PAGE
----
This disadvantage seems to heavily outweigh the advantage; but in our defence, it simulates the real world of robotics perfectly. Even though the microcontroller processors are designed to be deterministic, sensor input and motor control are almost always non-deterministic (i.e. random) to a certain degree. :P
The communication model was inspired by Codingame's turn-based games. However, Codingame's turn based system provides all available input every single turn. In the RDC emulator, we only provide input if the user program requests it. Why? Well... in retrospect, we could have sent all available input... but by the time we realised this, it was a bit too late to change, otherwise we would break a lot of the code trainees have already written. Codingame's turn-based model is certainly much cleaner though.
Developing the Simulator
We used our good friend GitHub projects and GitHub issues for project management and issue tracking.
Some general thoughts looking back:
- The kanban boards that GitHub projects provides turned out to be quite effective in organising to-dos. It allowed all our project members to see the active and completed to-dos.
- One addition I made was adding a "Priority To-Do" column to help better prioritise our to-dos.
- Automation was pretty handy. When I closed an issue or linked+merged a pull request, the relevant card in the GitHub project would be automatically moved from to "Done".
- The milestones feature wasn't too bad as it helped group to-dos under similar milestones. But in the end, we didn't really check up on it and ran over some deadlines. Perhaps it is more effective if paired with regular progress updates and meetings, but we had neither of those here.
- Unrelated to GitHub, but I decided to set up a
.clang-formatfile and standardise formatting, because it's that important. :P
- Qt has a nice ClangFormat plugin. One of my other teammates managed to set up Qt on VSCode, so he has direct access to all the other nice VSCode stuff.
We used Qt as our GUI framework since most of us were familiar with it. We would have gone with C++20 had QtCreator fully supported it, so we had to be content with C++17. Some points of interest:
QGraphicsItemare pretty nice. Just pay attention to your axes and frame of reference.
- We used
QPlainTextEditfor the logging widget. It's pretty good.
- We extended it with a custom slot for pushing log messages and highlighting them depending on a log level.
- e.g. "Warning" messages are orange, "Error" messages are red, and "Success" messages are green.
QProcessis also pretty nice and feature-rich. I ended up inheriting from it and tacking on some custom signals and slots.
- Qt's UI designer is a blessing.
- Since we derived new classes for
QGraphicsView(for drawing the simulation) and
QPlainTextEdit(for the logger), we had to promote widgets in the UI designer. The process was rather straightforward, I think.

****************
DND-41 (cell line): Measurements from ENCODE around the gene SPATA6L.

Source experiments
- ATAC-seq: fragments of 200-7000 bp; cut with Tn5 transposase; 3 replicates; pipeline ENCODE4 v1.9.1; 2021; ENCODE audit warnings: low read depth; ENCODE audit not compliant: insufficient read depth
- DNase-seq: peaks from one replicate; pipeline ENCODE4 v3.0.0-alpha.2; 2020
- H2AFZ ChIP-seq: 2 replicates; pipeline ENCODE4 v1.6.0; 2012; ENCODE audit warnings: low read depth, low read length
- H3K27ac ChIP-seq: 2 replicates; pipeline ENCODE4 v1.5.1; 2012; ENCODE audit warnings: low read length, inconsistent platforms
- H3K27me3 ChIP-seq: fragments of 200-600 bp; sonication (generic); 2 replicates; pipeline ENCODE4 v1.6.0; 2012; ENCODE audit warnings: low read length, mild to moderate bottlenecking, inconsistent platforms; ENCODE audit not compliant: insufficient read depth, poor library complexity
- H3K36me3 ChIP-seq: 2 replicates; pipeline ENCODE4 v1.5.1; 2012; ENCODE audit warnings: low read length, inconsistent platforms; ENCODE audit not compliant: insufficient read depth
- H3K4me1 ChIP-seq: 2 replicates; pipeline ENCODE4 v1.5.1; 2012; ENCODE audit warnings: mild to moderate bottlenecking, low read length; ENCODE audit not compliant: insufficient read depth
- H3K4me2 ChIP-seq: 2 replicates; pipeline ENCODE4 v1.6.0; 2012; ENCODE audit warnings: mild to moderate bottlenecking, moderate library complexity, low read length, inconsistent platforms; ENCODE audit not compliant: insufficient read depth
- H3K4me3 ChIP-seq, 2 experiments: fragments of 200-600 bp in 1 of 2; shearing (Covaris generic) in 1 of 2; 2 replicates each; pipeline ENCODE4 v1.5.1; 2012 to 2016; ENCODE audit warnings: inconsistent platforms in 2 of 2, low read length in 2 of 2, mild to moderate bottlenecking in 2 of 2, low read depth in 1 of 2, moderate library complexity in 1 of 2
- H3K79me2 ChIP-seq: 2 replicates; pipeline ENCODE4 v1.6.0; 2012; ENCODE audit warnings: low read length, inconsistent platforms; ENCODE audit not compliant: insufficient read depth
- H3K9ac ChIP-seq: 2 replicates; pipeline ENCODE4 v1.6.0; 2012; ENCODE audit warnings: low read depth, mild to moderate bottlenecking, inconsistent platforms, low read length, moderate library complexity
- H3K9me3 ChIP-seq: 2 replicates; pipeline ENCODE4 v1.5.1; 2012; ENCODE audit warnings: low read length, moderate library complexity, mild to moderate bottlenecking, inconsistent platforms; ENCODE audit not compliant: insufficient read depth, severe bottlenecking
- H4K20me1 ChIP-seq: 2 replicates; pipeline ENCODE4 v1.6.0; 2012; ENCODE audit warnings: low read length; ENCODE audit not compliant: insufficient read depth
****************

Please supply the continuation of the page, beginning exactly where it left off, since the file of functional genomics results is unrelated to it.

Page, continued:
- Since we derived new classes for
- C++ parameter packs are pretty fun to write, as they have all the flexibility of varargs combined with type safety.
- For those curious how we simulated the camera, we used perspective transform to render a 2D image in a 3D style. The only limitation was that there was no height information, so a tall pole would still appear flat at ground level. Nevertheless, it was good enough to generate input for the camera sensor. Its main use case is for detecting the black lines along the white/black track.
QImage::transformedwere really helpful here.
For physics, we ended up choosing Box2D. We decided to go with this library since it seemed like a simple, mature 2D physics library. We didn't go with 3D engines as they seemed overly complicated and probably require more computational power, not to mention testing and debugging.
One pain point I encountered was that the
b2vec2 constructor does not have default values! This caused me grief, since objects were beginning to fly everywhere. And it took a LONG TIME TO DEBUGGGGG!!! I had assumed that since it was a C++-based library, it would have reasonable defaults. Well apparently not.
There are various sources for documentation on the RDC simulator. We have documentation related to setup, installation, and administrative procedures and another set of documentation for coding a user program.
Being a rather detail-oriented person, I have become quite fond of checking and double-checking documentation. This may seem overly unnecessary, but it helps to have a link to point to when someone asks a question.
At least two software trainee teams managed to complete the game and score full points.
- So was the RDC playable? Yes.
When developing the simulator, we didn't have a working program to test if the game can be completed. So it was a relief when some teams managed to finish.
- Did it meet our objectives of testing trainees' technical and soft skills? Also yes... to some extent.
- Some groups had free riders. There was a case where a group only had one teammate remaining...
Some wisdom to takeaway:
- Plan things ahead. It's better to resolve problems earlier on than later down the road. If your product is used by a lot of users, changing something drastic later on may affect your users negatively.
- Be organised. Know what to-dos exist, which ones are more important, and when they should be done.
- Remember to initialise your Box2D
b2vec2s unless you want your physics intentionally broken.
Also, some final reflections:
- We had planned a roadmap but started lagging behind. Perhaps the goals were slightly unrealistic, or we didn't consider the stress of the exam period. In my eyes, we could have pushed things a bit earlier so that the trainees had more time to plan. The final features (Demo Mode) were slightly rushed at the end.
- Coding-wise, I think we did okay. The only thing to improve was our intellectual capacity so that we could write more sophisticated simulations. Some sensors were hacked together rather awkwardly. But learning takes time.
- Probably one thing we could've done better was provide more tips for the trainees. I heard from other seniors that some trainees had difficulty merging their code (which was one way we tested collaborative skills).